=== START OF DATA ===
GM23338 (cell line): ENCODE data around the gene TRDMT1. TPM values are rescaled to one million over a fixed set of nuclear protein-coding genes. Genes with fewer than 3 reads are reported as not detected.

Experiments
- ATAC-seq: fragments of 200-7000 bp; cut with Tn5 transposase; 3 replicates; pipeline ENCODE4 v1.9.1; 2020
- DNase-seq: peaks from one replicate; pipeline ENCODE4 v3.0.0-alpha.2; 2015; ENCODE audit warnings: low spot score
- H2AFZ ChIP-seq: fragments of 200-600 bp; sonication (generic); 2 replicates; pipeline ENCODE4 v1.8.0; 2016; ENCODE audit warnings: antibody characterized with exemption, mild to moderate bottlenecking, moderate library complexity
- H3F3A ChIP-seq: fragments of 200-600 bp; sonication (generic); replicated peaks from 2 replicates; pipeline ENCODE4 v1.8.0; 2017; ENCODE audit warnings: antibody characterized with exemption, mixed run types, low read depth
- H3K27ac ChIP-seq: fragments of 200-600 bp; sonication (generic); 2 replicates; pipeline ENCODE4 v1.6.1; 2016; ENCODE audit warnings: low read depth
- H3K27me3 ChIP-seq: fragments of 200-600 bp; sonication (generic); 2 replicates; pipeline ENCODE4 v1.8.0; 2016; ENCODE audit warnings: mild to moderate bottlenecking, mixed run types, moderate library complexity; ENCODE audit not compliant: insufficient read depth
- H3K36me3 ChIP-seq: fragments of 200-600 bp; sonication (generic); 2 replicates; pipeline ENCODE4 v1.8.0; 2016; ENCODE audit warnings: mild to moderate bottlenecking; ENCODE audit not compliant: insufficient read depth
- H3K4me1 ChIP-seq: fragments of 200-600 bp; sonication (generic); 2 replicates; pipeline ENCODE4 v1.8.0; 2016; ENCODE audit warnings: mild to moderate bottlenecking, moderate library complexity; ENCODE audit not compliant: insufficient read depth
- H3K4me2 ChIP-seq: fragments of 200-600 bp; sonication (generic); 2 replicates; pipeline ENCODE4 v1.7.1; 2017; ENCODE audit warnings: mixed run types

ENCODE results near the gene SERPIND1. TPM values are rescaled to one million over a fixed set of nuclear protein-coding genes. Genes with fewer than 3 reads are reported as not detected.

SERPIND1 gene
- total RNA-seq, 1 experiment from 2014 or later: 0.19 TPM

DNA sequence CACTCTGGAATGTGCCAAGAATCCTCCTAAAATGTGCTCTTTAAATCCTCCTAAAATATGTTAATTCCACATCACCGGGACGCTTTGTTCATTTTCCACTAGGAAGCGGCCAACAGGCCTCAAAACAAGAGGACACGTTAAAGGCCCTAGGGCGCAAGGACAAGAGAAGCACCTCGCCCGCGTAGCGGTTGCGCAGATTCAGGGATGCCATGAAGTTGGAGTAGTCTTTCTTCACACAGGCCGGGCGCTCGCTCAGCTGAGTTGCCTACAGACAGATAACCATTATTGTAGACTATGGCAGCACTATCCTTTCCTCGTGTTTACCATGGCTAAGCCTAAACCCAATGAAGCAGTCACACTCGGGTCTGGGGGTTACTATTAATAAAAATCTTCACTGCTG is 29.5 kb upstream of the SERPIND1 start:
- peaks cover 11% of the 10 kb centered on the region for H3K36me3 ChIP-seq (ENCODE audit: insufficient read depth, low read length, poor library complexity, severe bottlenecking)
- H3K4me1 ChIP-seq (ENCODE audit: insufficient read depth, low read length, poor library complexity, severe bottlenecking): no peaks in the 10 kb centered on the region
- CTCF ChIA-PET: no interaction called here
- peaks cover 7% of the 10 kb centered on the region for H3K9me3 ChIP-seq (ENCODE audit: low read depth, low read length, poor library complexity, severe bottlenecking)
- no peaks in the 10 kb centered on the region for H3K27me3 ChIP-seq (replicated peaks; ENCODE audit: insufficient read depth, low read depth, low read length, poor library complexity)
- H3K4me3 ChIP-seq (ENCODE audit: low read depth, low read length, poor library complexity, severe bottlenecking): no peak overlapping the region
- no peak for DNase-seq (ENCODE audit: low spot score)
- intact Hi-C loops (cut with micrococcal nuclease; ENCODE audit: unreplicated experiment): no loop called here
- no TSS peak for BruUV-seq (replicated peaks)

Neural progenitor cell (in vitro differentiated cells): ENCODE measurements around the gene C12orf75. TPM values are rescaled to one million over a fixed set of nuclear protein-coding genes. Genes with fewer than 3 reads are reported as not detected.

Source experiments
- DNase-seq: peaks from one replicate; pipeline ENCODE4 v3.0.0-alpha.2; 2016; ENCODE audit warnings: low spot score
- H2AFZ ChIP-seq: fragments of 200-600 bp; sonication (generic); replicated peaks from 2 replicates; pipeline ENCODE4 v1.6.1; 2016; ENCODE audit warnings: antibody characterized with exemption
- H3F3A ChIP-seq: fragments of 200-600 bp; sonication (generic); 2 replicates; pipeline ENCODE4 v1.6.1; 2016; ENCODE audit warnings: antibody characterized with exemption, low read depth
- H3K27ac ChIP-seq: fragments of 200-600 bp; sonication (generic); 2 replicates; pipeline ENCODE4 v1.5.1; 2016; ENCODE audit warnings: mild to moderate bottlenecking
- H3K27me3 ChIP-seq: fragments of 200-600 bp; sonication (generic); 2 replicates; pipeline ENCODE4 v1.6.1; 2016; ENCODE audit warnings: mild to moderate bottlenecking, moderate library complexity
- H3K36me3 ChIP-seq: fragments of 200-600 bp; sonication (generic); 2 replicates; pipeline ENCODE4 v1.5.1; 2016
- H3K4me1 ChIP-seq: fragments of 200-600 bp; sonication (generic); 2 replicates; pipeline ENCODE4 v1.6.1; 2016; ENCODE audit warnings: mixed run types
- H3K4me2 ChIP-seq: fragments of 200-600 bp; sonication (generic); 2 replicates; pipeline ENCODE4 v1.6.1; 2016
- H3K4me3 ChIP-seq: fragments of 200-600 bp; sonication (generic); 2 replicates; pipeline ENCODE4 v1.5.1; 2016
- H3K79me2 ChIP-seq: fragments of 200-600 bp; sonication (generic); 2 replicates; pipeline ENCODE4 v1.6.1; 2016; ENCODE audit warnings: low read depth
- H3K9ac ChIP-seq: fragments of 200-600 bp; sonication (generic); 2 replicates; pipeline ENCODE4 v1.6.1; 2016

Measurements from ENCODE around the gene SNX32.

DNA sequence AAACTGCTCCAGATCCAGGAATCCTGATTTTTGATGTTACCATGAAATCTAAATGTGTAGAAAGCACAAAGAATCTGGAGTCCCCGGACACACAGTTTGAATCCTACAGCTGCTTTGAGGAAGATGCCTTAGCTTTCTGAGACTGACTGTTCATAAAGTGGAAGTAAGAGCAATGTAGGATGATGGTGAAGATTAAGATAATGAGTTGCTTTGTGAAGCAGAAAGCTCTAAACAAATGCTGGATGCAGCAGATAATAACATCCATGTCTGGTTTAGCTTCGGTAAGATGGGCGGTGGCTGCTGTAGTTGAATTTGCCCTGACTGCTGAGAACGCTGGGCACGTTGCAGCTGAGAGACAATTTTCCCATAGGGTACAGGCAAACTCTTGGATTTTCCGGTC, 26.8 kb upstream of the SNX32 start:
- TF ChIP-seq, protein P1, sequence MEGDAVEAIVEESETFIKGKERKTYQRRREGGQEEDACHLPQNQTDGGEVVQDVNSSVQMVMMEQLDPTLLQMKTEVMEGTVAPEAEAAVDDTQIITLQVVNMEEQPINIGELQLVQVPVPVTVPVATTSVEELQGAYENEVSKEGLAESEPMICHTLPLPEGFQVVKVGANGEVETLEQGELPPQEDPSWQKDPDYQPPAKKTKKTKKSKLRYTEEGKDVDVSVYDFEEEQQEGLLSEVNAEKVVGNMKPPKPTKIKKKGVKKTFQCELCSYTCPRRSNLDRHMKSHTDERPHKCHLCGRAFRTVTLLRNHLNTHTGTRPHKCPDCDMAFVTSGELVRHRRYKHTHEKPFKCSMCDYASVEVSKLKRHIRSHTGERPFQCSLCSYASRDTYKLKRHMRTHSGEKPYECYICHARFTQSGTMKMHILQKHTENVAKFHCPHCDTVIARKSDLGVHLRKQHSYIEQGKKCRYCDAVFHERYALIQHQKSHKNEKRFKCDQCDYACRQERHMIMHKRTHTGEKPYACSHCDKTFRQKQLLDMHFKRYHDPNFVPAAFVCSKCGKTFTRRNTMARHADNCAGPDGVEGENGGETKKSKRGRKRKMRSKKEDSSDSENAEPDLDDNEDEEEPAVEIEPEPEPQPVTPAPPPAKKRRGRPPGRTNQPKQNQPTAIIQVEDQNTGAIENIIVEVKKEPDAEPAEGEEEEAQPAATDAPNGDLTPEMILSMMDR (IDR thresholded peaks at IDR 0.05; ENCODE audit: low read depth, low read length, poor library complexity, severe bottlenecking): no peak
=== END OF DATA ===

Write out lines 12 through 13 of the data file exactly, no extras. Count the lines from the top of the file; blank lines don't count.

ENCODE results near the gene SERPIND1. TPM values are rescaled to one million over a fixed set of nuclear protein-coding genes. Genes with fewer than 3 reads are reported as not detected.

SERPIND1 gene